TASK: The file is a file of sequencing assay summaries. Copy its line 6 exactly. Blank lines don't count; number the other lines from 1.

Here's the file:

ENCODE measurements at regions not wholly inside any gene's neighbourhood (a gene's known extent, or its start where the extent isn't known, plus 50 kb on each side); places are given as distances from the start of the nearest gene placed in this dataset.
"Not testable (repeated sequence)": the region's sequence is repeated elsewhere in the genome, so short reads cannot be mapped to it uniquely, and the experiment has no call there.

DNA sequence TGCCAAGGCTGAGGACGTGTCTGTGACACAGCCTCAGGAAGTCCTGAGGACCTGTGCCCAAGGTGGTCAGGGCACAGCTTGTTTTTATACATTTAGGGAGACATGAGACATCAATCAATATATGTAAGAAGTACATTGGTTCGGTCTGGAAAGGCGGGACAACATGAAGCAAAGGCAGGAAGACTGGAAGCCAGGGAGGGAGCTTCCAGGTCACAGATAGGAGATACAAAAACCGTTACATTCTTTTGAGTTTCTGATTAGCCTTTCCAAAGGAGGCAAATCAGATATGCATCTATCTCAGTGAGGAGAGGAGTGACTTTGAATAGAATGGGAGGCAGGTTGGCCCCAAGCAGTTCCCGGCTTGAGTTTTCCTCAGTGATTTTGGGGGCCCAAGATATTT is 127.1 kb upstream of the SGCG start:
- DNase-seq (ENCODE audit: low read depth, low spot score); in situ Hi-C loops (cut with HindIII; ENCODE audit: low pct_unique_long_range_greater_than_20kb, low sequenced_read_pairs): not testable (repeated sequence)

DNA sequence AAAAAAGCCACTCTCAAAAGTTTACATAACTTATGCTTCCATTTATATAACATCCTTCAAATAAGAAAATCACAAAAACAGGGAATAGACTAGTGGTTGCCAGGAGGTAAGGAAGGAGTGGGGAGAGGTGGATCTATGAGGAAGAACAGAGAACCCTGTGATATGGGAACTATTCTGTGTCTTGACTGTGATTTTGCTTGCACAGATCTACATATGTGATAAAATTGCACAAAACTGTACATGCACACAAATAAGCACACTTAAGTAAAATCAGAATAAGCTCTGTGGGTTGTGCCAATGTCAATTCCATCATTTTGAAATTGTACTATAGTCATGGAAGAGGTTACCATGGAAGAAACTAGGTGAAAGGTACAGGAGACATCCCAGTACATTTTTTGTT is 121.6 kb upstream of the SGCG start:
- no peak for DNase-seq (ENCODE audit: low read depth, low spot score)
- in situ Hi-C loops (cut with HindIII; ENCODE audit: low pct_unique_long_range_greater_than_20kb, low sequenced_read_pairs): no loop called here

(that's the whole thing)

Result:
- no peak for DNase-seq (ENCODE audit: low read depth, low spot score)